Belgium New Zealand WWI Passchendaele

Lester Mason
October 13, 2017

Hundreds gathered at Wellington's Pukeahu National War Memorial for the centenary commemorations of one of New Zealand's greatest military disasters; The Battle of Passchendaele; often referred to as the country's darkest day.

"Half a world away, news of the losses was felt like a shockwave". Entire communities were robbed of their young people. Children look on as New Zealand soldier carries a poppy wreath during a commemoration ceremony of the WWI Battle of Passchendaele at the Menin Gate in Ypres, Belgium on Wednesday, Oct.

October 12 1917 has become known as the darkest day of the war for the New Zealand Division, which suffered heavy loses when they were ordered to take an area called Bellevue Spur but were bogged down in shell holes under enemy fire.

"We all go to ANZAC Day and we attend commemorations and services at our our own urupa at home but to come to something like this so far away from home and to see the love and care that, not just the locals but of course the dignitaries bring to occasions like this, is something truly awesome", says Peeni Henare.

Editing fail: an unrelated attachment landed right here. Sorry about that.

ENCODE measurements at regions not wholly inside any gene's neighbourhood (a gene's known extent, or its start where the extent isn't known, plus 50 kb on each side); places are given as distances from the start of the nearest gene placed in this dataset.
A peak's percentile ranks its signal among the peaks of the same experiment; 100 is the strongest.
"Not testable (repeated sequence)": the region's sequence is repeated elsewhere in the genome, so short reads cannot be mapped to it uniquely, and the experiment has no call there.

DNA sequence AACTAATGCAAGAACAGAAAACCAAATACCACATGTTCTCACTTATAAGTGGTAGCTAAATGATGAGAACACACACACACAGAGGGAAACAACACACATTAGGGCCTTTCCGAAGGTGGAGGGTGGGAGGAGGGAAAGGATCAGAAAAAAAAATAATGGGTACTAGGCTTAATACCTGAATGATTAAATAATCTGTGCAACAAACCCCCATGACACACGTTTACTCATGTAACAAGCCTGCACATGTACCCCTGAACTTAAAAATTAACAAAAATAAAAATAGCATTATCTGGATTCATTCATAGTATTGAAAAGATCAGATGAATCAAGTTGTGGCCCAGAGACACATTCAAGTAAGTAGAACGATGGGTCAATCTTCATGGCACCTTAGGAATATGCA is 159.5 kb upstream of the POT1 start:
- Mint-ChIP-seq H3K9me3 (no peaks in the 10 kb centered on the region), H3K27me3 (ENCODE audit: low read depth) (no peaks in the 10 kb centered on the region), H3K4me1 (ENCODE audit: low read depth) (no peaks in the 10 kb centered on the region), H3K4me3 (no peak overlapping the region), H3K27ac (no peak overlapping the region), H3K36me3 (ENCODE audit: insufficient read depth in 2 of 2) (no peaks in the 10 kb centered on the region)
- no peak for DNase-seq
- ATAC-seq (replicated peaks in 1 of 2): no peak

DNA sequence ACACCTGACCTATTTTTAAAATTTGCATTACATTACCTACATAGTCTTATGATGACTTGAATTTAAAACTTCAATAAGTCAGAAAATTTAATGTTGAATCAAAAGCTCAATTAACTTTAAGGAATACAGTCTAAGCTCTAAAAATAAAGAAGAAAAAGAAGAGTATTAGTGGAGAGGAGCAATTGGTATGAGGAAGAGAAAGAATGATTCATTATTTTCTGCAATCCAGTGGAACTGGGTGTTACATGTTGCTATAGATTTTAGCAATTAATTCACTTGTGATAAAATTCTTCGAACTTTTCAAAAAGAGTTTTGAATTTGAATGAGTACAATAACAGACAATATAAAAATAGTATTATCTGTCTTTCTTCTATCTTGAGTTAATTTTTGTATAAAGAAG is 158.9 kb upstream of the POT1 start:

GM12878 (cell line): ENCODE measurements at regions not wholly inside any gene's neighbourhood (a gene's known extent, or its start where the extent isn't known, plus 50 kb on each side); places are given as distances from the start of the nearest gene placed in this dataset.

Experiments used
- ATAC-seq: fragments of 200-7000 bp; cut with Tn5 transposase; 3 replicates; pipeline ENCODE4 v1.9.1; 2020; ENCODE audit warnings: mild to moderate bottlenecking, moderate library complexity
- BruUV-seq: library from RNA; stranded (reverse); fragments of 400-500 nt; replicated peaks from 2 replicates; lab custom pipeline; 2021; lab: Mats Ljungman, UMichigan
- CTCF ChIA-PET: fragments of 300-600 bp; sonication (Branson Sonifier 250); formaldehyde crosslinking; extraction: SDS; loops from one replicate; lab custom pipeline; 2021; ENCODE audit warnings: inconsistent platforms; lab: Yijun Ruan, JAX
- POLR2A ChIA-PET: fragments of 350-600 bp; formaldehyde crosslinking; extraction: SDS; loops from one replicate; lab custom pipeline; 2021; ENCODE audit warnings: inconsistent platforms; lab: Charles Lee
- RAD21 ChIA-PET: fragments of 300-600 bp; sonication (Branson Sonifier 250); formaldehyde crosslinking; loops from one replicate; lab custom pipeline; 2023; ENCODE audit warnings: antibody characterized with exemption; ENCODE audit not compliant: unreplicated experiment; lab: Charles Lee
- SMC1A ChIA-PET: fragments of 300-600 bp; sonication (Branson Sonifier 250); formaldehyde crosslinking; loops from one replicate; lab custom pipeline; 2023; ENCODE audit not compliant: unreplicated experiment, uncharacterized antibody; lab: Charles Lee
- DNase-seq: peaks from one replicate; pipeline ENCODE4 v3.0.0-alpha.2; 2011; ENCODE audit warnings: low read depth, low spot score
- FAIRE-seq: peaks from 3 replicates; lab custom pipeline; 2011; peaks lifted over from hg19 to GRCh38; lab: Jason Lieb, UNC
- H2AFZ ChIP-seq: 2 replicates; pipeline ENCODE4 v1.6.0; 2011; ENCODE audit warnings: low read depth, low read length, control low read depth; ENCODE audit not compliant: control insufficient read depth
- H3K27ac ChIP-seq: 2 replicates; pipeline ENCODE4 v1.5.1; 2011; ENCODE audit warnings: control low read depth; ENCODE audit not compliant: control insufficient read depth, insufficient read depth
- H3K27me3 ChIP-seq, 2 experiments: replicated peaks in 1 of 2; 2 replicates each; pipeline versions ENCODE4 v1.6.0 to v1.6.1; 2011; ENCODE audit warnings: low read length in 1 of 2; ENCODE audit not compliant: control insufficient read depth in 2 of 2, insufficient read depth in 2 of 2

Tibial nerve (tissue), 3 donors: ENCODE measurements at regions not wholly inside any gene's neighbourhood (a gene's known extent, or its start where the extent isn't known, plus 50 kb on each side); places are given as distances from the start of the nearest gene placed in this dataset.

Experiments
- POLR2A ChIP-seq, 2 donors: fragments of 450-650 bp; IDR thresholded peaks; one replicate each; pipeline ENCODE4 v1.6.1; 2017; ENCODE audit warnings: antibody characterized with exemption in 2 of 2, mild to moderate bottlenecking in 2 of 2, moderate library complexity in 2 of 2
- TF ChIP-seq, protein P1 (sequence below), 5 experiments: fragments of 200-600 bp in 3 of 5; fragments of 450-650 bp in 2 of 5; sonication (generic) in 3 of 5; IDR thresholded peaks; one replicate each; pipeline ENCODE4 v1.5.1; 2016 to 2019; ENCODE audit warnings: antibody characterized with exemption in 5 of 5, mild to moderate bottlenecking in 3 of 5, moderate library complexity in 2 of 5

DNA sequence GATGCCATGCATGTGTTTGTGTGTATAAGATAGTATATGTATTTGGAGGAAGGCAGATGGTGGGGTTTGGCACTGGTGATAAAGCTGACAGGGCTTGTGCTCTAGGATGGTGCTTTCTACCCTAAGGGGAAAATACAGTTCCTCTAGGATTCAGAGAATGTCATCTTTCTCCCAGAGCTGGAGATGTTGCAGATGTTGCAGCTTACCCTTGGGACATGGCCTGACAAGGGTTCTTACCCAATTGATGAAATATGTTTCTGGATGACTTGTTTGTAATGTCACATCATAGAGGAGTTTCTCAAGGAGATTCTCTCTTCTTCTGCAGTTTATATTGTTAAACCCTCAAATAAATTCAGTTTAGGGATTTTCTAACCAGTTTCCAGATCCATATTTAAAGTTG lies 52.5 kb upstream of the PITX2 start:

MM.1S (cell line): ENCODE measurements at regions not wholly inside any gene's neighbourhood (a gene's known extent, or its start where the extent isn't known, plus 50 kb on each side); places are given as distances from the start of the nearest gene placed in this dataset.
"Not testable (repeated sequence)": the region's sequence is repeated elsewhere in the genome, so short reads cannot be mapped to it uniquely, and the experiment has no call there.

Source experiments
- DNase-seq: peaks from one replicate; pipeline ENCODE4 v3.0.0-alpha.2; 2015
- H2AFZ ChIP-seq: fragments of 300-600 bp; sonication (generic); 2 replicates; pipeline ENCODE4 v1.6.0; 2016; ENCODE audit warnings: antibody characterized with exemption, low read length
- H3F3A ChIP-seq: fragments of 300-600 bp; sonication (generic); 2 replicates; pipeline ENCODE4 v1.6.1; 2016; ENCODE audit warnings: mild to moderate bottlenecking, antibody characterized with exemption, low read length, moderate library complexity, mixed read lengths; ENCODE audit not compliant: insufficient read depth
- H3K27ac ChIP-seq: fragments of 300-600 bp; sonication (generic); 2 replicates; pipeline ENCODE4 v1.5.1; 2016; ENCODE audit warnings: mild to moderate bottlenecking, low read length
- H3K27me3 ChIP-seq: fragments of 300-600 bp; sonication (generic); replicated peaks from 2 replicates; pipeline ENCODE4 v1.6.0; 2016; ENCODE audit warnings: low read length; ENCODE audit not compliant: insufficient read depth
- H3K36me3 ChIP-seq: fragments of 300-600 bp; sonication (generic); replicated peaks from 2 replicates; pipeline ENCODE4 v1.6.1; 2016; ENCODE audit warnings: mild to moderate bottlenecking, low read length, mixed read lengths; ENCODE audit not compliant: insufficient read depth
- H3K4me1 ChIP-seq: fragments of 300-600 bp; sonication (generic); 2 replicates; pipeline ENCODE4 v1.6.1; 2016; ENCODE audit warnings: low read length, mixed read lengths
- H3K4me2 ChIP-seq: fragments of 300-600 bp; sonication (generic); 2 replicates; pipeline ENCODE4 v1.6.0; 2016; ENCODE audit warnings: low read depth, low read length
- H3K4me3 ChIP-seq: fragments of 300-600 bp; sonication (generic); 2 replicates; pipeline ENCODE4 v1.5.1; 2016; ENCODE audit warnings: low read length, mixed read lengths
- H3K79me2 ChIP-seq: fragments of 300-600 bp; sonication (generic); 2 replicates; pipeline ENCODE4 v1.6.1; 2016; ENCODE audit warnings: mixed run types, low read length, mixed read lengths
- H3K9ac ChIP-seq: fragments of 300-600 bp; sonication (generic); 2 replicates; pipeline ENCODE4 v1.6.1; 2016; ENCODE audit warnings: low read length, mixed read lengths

Prince William lays a wreath at the New Zealand Memorial Wall to the Missing.

Today's commemoration is being held at Tyne Cot Cemetery in Belgium's Western Front - the world's largest Commonwealth War Graves Commission Cemetery.

There was a ceremonial welcome from the Maori Cultural Group of the New Zealand Defence Force.

He also shared a hongi with Willie Apiata, New Zealand's only living Victoria Cross recipient and even used a Māori phrase in closing his address.

"Since then, four more generations of my own family have been drawn repeatedly to this place to honour those who fought and those who died".

Members of the 90-strong New Zealand Defence Force Contingent in Belgium for the commemoration.

"Kia mau mahara tonu tātou ki a rātou".

The Duke, who represented the Queen at the event in Belgium, was joined by the country's Princess Astrid and delivered his speech at Tyne Cot cemetery, near the town of Ypres in Flanders.

Kiwi music legend Dave Dobbyn has performed a lovely version of his classic song, Welcome Home, at Passchendaele commemorations this morning, filling the grounds of a Belgian war memorial with the sounds of New Zealand.

Other reports by Iphone Fresh

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